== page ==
The applet enables researchers to estimate infant and toddler vocabulary size from his/her score on MacArthur-Bates CDI, Words and Gestures (CDI-WG) or Words and Sentences (CDI-WS).

The mapping from CDI score to vocabulary size is highly non-linear; the difference between CDI score and vocabulary size increases dramatically with age and vocabulary. This estimation of vocabulary size enables researchers to perform unbiased correlational analyses, e.g., from indices of cognitive development to lexical development, by effectively removing the ceiling effect introduced when infants and toddlers know a substantial fraction of words on the CDI forms.

Please enter the CDI score of the infant or toddler:  or

Estimated vocabulary size:   

Reference: Mayor, J. and Plunkett, K. (in press). A Statistical Estimate of Infant and Toddler Vocabulary Size from CDI Reports. Developmental Science.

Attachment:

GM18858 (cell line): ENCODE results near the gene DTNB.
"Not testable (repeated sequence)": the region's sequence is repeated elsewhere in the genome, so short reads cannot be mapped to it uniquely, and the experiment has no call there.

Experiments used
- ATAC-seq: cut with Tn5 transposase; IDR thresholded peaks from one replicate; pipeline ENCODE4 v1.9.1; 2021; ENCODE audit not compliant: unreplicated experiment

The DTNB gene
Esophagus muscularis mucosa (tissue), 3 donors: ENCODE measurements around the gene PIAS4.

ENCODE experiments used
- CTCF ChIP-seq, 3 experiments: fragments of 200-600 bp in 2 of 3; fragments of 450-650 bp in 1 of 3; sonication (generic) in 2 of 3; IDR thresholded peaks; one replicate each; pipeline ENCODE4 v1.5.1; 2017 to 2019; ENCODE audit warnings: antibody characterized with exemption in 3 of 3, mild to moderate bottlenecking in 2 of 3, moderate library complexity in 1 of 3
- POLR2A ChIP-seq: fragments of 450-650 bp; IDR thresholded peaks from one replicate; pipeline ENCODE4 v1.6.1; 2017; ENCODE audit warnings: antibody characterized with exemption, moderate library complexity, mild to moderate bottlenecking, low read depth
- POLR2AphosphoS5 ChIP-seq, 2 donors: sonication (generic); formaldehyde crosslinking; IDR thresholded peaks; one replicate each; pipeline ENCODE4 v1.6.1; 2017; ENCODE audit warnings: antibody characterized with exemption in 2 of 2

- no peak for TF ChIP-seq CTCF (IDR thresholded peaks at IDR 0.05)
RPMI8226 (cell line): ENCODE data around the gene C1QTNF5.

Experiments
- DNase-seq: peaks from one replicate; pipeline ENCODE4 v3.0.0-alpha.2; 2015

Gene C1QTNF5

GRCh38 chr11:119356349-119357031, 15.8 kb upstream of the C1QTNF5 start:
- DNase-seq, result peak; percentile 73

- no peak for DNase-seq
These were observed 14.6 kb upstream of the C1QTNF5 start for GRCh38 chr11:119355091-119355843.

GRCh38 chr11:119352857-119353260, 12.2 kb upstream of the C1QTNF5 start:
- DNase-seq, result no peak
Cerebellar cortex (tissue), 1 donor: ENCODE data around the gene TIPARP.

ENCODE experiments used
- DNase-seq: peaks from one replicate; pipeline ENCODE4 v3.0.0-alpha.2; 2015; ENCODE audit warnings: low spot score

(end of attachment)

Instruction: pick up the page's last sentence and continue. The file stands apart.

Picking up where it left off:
For the last twenty years, developmental psychologists have measured the variability in lexical development of infants using the MacArthur-Bates Communicative Development Inventories (CDIs) - the most widely-used parental report forms for assessing language and communication skills in infants and young children. We show that CDI reports can serve as a basis for estimating infants' total vocabulary sizes, beyond serving as a tool for assessing their language development relative to other infants. We investigate the link between estimated total vocabulary size and raw CDI scores from a mathematical perspective, using both single developmental trajectories and population data. The method capitalises on robust regularities, such as the overlap of individual vocabularies observed across infants and toddlers, and takes into account both shared knowledge and idiosyncratic knowledge. This statistical approach enables researchers to approximate the total vocabulary size of an infant or a toddler, based on her raw MacArthur-Bates CDI score. Using the model, we propose new normative data for productive and receptive vocabulary in early childhood, as well as a tabulation that relates individual CDI measures to realistic lexical estimates. The correction required to estimate total vocabulary is non-linear, with a far greater impact at older ages and higher CDI scores. Therefore, we suggest that correlations of developmental indices to language skills should be made to vocabulary size as estimated by the model rather than to raw CDI scores.